OpenJurist

438 F3d 240 Armstrong v. Burdette Tomlin Memorial Hospital

438 F.3d 240

Arnie ARMSTRONG, Appellant
v.
BURDETTE TOMLIN MEMORIAL HOSPITAL; Richard Kraus, Individually and in his capacity as employee of Defendant Burdette Tomlin Memorial Hospital; Edward L. Moylett, Individually and in his capacity as employee of Defendant Burdette Tomlin Memorial Hospital.

No. 03-3553.

United States Court of Appeals, Third Circuit.

Argued September 15, 2004.

January 30, 2006.

William B. Hildebrand, (Argued), Feldman & Hildebrand, Cherry Hill, NJ, for Appellant.

Timothy M, Crammer, (Argued), Crammer & Bishop, Absecon, NJ, for Appellees.

Before ALITO, AMBRO and FISHER, Circuit Judges.

OPINION OF THE COURT

AMBRO, Circuit Judge.

1

Arnie Armstrong appeals from an order of the United States District Court for the District of New Jersey denying his motion for a new trial on his claims of failure to accommodate his disability, as well as age discrimination and disability discrimination. Armstrong contends that the District Court erred in charging the jury regarding the elements of his claims and the parties' respective burdens of proof, and in approving jury interrogatories. He also challenges the Court's refusal to grant a retrial on his claims brought under the Fair Labor Standards Act. Although we are not persuaded by all of Armstrong's arguments, we reverse the District Court insofar as it denied his motion for a new trial on his failure to accommodate and disability discrimination claims, and remand for a new trial.

I. Factual Background

2

Armstrong began working at Burdette-Tomlin Memorial Hospital (the "Hospital")1 in 1980, following several years of unemployment due to an earlier neck and back injury.2 Within a year, Armstrong became a full-time shipping and receiving clerk.3 Richard Kraus became Armstrong's immediate supervisor beginning in 1983 or 1984, and remained his supervisor for the duration of Armstrong's employment at the Hospital.

3

Armstrong alleges that he took the clerk position because it did not involve heavy lifting that would exacerbate his back and neck problems. The position required placing supplies on carts, pushing the carts and putting the supplies away. According to the Defendants, the position required clerks to be able to lift items weighing up to 150 pounds.4 Armstrong received satisfactory or better evaluations and regular raises throughout his tenure at the Hospital. In 1998, his last full year there, he received a perfect attendance award.

A. Missed Work

4

Because of recurring back and neck pain, Armstrong missed work for several extended periods during his employment. He was out on disability for more than a month in 1993 (and his grievance challenging increased workloads failed). He had allegedly told his union representative that he could not physically perform the work. When he returned to work a month later, a doctor's note read that he could perform only "light duty" functions. Because the stock clerk's position was not a "light duty" job, the Hospital said Armstrong would either have to bid on other jobs or return to his stock clerk position with all the duties required of the position. Armstrong chose to return to his stock clerk position and its full duties.

5

Armstrong missed work again for several weeks after he re-injured his back and neck during an unsuccessful attempt to jump from a shelf onto a shaky stool in July 1996. Although Armstrong claims the injury resulted from this fall, the Defendants say that Armstrong continued to work without complaint until October 17, 1996, three months after the fall, and that Armstrong's sworn application for disability benefits revealed that he injured himself while working on his farm. Just as he did following the 1993 injury, Armstrong again returned to work with a doctor's note stating that he could not perform heavy lifting, pulling, or bending. But, when told by the Hospital that a distribution stock clerk was not a "light duty" position, and that he could therefore not return to his distribution stock clerk job, Armstrong produced a new note saying that he could work without restriction.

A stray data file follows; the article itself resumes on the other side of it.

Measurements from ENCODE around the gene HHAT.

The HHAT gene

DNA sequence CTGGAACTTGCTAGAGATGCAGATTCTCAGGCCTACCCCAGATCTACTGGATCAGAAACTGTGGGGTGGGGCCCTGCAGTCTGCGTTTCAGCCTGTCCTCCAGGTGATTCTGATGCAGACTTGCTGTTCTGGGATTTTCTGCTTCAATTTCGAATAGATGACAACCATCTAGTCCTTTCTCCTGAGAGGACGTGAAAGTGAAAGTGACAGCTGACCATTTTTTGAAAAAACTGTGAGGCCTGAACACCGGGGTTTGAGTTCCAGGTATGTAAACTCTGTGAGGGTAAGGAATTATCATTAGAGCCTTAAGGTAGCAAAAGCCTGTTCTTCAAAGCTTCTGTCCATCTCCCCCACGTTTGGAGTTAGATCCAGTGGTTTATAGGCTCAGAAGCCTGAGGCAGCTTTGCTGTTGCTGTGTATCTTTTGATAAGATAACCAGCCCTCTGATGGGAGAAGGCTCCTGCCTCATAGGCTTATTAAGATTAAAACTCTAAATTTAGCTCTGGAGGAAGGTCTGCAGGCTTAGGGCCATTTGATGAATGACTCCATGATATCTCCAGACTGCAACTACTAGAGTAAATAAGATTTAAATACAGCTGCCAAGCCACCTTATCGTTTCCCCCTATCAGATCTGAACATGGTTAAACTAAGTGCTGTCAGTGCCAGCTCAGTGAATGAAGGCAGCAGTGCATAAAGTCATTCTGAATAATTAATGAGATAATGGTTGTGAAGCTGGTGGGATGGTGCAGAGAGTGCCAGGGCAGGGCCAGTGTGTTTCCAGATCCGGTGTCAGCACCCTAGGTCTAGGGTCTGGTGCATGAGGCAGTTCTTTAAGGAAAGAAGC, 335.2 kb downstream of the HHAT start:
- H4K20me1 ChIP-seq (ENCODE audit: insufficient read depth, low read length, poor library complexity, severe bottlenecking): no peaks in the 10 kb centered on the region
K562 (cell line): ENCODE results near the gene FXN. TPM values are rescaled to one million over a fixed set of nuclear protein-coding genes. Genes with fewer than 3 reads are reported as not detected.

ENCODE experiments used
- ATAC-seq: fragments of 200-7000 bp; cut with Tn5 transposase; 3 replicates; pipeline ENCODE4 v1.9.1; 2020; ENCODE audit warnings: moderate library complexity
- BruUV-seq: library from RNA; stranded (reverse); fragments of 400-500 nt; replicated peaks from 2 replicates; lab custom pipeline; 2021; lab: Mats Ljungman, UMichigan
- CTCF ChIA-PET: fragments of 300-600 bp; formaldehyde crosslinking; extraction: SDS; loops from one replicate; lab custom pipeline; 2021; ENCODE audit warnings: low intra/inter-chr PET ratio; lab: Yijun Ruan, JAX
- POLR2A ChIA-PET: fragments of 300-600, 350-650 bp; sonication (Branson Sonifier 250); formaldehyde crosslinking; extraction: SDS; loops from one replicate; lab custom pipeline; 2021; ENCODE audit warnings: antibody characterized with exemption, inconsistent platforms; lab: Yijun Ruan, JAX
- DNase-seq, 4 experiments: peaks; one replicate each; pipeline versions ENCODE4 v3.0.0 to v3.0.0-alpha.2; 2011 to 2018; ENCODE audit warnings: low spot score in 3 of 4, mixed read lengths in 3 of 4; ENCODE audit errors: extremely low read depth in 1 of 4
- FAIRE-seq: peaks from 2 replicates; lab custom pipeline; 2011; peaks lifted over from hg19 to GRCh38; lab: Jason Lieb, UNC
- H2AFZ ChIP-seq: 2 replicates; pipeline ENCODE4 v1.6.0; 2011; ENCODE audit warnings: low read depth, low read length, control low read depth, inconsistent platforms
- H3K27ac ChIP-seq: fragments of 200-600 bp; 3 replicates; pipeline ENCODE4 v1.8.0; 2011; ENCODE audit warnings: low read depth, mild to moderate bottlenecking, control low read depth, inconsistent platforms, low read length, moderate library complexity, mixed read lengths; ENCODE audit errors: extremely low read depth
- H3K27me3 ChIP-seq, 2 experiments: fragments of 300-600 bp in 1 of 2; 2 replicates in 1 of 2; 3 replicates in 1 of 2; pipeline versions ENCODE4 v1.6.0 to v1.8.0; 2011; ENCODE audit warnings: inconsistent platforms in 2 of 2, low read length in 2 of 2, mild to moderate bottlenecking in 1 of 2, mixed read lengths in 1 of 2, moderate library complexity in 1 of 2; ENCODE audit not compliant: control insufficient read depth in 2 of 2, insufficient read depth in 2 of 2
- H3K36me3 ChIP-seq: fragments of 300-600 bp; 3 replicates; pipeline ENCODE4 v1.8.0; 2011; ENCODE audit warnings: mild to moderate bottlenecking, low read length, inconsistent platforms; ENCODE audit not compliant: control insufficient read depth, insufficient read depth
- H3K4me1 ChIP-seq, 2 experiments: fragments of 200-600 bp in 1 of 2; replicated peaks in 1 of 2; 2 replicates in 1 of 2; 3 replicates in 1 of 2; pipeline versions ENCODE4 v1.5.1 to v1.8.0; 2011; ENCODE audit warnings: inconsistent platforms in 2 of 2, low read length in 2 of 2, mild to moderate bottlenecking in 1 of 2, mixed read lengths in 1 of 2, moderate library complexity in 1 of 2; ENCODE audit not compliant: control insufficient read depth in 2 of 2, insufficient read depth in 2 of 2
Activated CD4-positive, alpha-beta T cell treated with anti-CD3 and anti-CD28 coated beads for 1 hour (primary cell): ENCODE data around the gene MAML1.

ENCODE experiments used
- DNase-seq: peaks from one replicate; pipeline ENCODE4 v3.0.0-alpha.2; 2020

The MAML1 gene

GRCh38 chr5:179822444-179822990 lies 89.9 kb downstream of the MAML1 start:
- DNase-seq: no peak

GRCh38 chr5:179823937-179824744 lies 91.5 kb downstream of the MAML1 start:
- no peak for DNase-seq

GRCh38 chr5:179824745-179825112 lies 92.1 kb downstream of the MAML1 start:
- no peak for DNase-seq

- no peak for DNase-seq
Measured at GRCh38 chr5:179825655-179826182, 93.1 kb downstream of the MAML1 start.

B. Alleged Harassment

6

Armstrong alleges that he was harassed by Kraus and other Hospital workers following his return to work. Kraus, Armstrong contends, told him that he worked too slowly and should consider retirement or find another, less demanding, job. He allegedly told Armstrong, "[Y]ou're getting old, we need to have some young blood in the [H]ospital," and he could not have a "cripple" working in his department. Armstrong further claims that Kraus singled him out by increasing his workload and assigning another employee to check and document his work. Kraus denies these allegations and notes that Armstrong never complained to Kraus's supervisor of any harassment.5

7

In addition to the claimed harassment by his immediate supervisor, Armstrong asserts that Ed Moylett (to repeat, the Hospital's Human Resources Director) told Armstrong that he (Moylett) would continually retaliate against Armstrong until he could be fired. This threat allegedly occurred after Armstrong refused to take early retirement. Moylett denies making these comments.

C. Linen Distribution

8

Beginning in 1997, the Hospital created a full-time position for a linen distribution clerk after it ended a contract with a private vendor. A linen distribution clerk injured his back in November 1998, creating an opening in his department. According to Armstrong, the linen job is considerably more strenuous than his stock clerk job because it requires employees repeatedly to bend down and pick up 20 to 30 pound bundles of linen from a five-foot-deep cart. The Defendants dispute Armstrong's claim that the linen job is more strenuous, noting that the lifting required for that job—up to 50 pounds—is considerably less than the 150 pounds required of distribution clerks, and that the linen cart has a low-cut front, 30 inches from the floor, so that short workers can easily reach the bundles.